Problems with cavity wall insulation – what can go wrong

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  • Cavity wall insulation (CWI) is a great option to make your home more efficient and save on energy bills. Most installations go off without a hitch, leaving homeowners to reap the benefits of a warmer, more comfortable living environment. Problems with cavity wall insulation are cropping up, so we’re here to tell you why.

    “We have issued 6.2 million guarantees for cavity wall insulation and have a loss ratio of only 0.43%,” reassures Nigel Donohue, CEO of the Insulation Assurance Authority.

    Sometimes, however, things can go wrong. Most cavity wall problems are the result of installation and maintenance issues, which can be easily avoided with reliable pre-installation assessments and good installation practices.

    What are the most common cavity wall insulation problems?

    Image credit: Future plc/Simon Whitmore

    Here are some issues that can arise with CWI and what to do if you encounter them.

    1. Damp and moldy cavity wall insulation problems

    Properly installed, cavity wall insulation can reduce moisture and mold problems and make your home a more comfortable place. Problems can arise if the work is poorly done or if the house is unsuitable.

    Dampness and mold are usually easy to spot. Often the problem stems from poor condition walls that were not repaired before the cavity wall insulation was installed. Cracks in masonry or plaster, crumbling mortar and leaking gutters can all allow water to enter the cavity. This will soak the insulation, which means it won’t work as it should, eventually leading to problems.

    A good company will carry out a pre-installation survey and advise you on what needs to be done before the CWI is installed or advise you if cavity wall insulation is not appropriate. After installation, good general property maintenance, such as repointing mortar joints and regularly checking gutters, will help prevent future problems. Ventilation is also important to prevent moisture and mold.

    2. Inadequate ventilation

    Good air circulation is essential inside your home, to ensure it stays cool and free from problems such as mold. When you insulate a house, you make it more airtight. Installers should therefore ensure that the existing airflow is maintained and that additional ventilation is installed if necessary.

    “We install ventilation as standard as part of a CWI job,” says Ed Andrews, commercial director at InstaGroup. “But homeowners should be aware of what they can do to reduce the risk of humidity problems, such as opening windows and using extractor fans.”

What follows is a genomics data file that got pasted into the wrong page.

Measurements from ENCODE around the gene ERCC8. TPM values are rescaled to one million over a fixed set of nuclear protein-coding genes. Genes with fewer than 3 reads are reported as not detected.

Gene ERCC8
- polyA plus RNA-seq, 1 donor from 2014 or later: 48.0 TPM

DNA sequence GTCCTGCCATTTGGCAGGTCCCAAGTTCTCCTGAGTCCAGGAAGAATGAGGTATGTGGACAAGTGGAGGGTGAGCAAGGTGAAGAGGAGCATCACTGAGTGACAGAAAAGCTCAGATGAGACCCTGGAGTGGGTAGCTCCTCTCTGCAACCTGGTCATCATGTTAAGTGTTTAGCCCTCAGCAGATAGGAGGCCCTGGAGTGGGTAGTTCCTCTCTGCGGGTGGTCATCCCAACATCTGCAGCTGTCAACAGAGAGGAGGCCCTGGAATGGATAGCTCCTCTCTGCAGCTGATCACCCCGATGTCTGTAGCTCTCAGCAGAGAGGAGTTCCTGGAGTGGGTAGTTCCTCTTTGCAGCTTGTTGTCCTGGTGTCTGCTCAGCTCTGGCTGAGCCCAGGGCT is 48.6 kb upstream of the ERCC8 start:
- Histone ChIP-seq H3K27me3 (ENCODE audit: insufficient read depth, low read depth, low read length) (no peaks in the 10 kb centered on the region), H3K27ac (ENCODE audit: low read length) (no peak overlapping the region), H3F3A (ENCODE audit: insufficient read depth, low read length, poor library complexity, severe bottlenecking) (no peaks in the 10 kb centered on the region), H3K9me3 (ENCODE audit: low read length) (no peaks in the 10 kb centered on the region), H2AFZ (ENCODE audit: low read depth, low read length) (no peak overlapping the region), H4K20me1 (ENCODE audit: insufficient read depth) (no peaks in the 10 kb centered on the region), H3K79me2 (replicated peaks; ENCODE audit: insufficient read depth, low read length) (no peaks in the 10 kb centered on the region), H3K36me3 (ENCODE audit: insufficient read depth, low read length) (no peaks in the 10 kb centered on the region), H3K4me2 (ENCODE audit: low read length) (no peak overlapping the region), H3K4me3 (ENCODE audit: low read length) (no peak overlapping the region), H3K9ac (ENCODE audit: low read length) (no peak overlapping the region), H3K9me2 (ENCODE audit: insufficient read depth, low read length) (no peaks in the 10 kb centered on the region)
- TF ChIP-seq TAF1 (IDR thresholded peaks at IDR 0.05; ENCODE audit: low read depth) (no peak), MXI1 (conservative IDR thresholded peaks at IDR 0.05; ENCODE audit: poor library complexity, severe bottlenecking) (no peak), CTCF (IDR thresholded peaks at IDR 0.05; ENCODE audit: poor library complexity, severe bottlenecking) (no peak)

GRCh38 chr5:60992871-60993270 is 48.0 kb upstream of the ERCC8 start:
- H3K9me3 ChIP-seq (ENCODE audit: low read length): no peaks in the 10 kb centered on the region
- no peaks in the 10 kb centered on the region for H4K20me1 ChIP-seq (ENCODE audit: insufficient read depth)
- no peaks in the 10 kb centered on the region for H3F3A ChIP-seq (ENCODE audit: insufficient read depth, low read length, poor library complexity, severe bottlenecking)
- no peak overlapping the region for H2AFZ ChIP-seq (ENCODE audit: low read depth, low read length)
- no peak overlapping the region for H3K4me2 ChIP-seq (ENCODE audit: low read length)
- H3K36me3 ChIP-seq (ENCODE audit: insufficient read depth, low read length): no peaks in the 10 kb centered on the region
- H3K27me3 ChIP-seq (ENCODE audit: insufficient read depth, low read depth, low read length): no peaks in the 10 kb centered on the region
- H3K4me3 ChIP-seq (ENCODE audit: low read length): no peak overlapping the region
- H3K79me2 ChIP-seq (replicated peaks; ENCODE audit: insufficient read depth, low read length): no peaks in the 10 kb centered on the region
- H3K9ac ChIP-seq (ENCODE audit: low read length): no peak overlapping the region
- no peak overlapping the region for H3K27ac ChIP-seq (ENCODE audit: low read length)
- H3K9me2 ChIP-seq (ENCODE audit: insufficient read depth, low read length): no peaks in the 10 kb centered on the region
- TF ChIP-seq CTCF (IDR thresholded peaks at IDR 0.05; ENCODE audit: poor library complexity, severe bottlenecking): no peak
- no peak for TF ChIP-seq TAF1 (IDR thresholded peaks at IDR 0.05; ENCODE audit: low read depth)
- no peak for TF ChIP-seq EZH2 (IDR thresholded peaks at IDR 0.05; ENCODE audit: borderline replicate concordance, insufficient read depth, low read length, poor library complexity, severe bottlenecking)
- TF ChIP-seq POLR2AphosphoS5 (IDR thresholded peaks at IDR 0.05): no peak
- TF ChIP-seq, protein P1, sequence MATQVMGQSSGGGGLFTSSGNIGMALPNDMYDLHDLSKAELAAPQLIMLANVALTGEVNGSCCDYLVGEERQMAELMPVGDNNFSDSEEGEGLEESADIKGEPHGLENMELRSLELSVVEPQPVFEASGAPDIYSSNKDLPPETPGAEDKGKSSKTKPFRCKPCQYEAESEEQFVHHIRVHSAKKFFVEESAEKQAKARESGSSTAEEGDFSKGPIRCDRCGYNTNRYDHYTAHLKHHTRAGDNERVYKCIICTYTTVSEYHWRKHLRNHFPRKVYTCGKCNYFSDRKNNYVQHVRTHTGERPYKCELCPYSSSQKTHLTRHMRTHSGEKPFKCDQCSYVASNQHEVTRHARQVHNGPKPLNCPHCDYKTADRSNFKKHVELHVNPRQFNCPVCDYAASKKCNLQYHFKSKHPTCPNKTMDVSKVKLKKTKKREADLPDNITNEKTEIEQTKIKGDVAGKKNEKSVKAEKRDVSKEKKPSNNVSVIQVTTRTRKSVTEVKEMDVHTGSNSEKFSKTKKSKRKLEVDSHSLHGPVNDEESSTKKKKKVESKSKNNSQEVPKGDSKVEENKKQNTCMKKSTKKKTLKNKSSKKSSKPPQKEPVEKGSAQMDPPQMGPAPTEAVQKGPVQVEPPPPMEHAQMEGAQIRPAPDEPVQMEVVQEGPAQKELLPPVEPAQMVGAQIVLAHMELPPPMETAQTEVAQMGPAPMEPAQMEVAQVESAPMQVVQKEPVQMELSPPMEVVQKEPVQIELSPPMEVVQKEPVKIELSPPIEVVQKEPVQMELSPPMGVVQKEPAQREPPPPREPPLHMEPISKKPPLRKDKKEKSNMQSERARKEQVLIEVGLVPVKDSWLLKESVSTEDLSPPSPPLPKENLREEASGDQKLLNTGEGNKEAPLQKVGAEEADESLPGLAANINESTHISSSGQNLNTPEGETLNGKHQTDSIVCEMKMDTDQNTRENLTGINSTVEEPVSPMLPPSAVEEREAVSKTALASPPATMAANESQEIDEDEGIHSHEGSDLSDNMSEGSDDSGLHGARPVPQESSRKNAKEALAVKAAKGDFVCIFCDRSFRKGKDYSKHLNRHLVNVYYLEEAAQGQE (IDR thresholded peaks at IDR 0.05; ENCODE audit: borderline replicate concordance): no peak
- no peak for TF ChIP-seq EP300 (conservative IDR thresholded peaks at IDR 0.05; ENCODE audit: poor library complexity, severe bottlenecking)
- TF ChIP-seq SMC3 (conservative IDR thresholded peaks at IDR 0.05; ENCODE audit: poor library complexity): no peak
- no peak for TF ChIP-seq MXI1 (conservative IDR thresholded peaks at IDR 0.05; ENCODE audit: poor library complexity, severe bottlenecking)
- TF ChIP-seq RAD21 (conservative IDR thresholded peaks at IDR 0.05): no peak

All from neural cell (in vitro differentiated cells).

Ventilation problems can be exacerbated if cavity wall insulation is improperly installed or sags over time. As well as causing cold spots, it could also block vents, so proper specification and installation is essential.

    3. Badly filled cavity wall insulation

    When renovating insulation, obstructions in the cavity, such as bits of mortar, can snag materials such as mineral wool. If a cavity is too thin, the insulation may also not spread as expected.

    Using the right type of insulation for your home is the first step to avoiding this. Proper installation is also essential. A cowboy installer might not give the necessary care and attention to ensure that the entire wall is properly treated.

    Since the cavity is hidden, there is no easy way to spot this kind of problem. Sometimes you’ll spot cold spots, but you might not get wind of a problem until you’ve had several months of utility bills. The thing to look for is whether your energy consumption (rather than the price, which can fluctuate) hasn’t fallen as much as expected from the previous year.

    4. Unsightly renovation installations

    CWI is installed by drilling holes in the exterior wall and blowing or injecting the insulation into the cavity. Good contractors will do a decent job of fixing them, and the holes tend to fade with age; but bad cover-ups can be unattractive. In addition to talking to your installer about how they’ll hide their work, do your research and ask past customers if they’re satisfied with the insulation performance, final appearance, and after-sales service.

    Who should I contact in case of cavity wall insulation problems?

    yellow living room with french doors

    Image credit: Future plc/Simon Whitmore

    Talk to the original installer and ask them to assess the issues and perform corrective work. If they are unwilling to provide support or have gone out of business, your next option is to contact your warranty or warranty provider. If all else fails, appoint your own expert to do an independent assessment.

    Which houses are unsuitable for cavity wall insulation?

    Properties in locations that are exposed, subject to wind driven rain or without a moisture barrier layer may not be suitable for cavity wall insulation. “Some properties may also use particularly porous brickwork in the exterior construction or have a very narrow cavity which is not suitable for CWI,” says Matthew Evans, UK Technical Manager at Kingspan Insulation.

    In the worst case, unsuitable insulation may need to be removed – a process that can cost £1,000. That’s why it’s important to use a registered installer whose work will be covered by a 25-year CIGA warranty.

    If there are obstructions inside the cavity, water can seep through the insulation. Mortar snot (chunks) are the most common cause. This may mean that it is not possible to install CWI, so another solution (such as exterior wall insulation) may be your best bet for improving energy efficiency.

    Whether or not a home is suitable for cavity wall insulation should be determined by a pre-installation assessment by a reputable company. This should include inspection of the cavity using a probe camera.

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